top of page

News

Keeping Track of Non-Party Witnesses (NY)

December 19, 2019

Share to:

<p style="text-align: justify;">In a recent trial, the City of New York’s key witness was a non-party and Corporation Counsel disclosed her phone number and last-known address during the course of discovery.  Despite this disclosure, the trial judge sanctioned the City, precluded the witness, and refused to make alternate arrangements for her to testify when she expressed a disinterest in testifying before a jury.  The trial judge evidently also took issue with the City’s failure to produce the witness’ new address when she moved during the years when discovery was ongoing.  The sanctions played a key part in a $2.4 million verdict rendered against the City.</p>
<p style="text-align: justify;">The First Department, in <a href="https://www.wcmlaw.com/wp-content/uploads/2019/12/Onilude-v.-City-of-New-York.pdf"><em>Onilude v. City of New York</em></a> recently reversed this decision in its entirety—including other rulings—and remanded the matter for a new trial.  The appellate court observed the City’s disclosure of the non-party witness’ contact information was sufficient to satisfy their burden and that pursuant to the CPLR, the City did not have control over the witness sufficient to hold the defendant responsible for determining and disclosing her new address.</p>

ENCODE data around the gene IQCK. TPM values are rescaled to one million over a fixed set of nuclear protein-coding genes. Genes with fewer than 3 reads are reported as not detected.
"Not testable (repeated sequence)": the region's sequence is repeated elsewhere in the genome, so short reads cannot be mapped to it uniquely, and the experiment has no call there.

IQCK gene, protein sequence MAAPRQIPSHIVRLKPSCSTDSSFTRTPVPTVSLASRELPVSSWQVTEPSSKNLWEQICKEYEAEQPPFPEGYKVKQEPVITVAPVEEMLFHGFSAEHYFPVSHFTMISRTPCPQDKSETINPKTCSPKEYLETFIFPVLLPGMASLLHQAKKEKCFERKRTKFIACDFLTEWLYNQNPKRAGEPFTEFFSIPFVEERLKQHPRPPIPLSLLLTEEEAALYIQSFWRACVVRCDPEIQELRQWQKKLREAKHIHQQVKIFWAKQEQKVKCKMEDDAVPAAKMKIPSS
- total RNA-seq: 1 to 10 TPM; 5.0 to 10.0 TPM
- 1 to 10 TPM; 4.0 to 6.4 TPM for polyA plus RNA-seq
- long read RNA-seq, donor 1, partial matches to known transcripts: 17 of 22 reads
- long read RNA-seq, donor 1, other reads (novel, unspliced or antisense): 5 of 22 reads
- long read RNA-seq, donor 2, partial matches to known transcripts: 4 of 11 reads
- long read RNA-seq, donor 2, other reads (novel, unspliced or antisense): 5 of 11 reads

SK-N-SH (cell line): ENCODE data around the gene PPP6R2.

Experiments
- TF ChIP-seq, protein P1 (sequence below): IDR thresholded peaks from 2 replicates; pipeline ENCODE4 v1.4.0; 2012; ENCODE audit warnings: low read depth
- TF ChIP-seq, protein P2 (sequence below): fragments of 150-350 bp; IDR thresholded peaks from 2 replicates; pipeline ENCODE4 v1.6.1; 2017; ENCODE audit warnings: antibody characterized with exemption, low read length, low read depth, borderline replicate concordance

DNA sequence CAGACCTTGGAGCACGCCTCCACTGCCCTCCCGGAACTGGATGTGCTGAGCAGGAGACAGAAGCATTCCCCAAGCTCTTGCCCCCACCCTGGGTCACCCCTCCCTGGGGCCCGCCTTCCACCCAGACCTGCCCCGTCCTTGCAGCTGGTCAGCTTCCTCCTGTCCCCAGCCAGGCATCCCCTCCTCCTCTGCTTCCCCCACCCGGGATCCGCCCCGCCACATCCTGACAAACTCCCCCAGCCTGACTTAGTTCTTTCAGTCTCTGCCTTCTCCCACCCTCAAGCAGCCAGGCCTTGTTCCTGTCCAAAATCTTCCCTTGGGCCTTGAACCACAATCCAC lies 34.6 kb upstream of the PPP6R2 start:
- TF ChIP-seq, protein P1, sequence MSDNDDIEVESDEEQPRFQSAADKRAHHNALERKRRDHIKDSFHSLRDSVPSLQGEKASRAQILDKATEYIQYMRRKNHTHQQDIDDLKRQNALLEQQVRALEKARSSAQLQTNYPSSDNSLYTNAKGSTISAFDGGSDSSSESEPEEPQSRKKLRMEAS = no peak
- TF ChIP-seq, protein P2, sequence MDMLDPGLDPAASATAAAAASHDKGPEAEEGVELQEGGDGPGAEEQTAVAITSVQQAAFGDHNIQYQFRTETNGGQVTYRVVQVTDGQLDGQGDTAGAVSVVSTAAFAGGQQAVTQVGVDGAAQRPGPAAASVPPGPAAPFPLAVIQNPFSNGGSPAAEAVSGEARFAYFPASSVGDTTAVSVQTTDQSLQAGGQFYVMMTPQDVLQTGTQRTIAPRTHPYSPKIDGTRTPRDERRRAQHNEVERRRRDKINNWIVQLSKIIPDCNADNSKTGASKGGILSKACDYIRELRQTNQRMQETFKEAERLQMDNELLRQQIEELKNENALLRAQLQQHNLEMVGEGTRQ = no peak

<p style="text-align: justify;">Defendants frequently have non-party witnesses who are necessary and knowledgeable about the facts of the case at hand.  It’s unsurprising that in the course of discovery, which usually takes several years, that non-parties may move or change employment.  Even employees involved with a particular transaction may leave the company for any number of reasons and become non-parties.  As part of assembling and preserving the necessary evidence when an accident occurs or a suit is filed, employers and attorneys should diligently collect last-known contact information for all witnesses and non-parties in order to protect themselves from adverse rulings at the time of trial.</p>
<p style="text-align: justify;">Thanks to Nicholas Schaefer for his contribution to this post. Please e-mail <a href="mailto:vterrasi@wcmlaw.com">Vincent F. Terrasi</a> with any comments.</p>

Headshot of Staff Member
Button
Button
Button
Button

Contact

bottom of page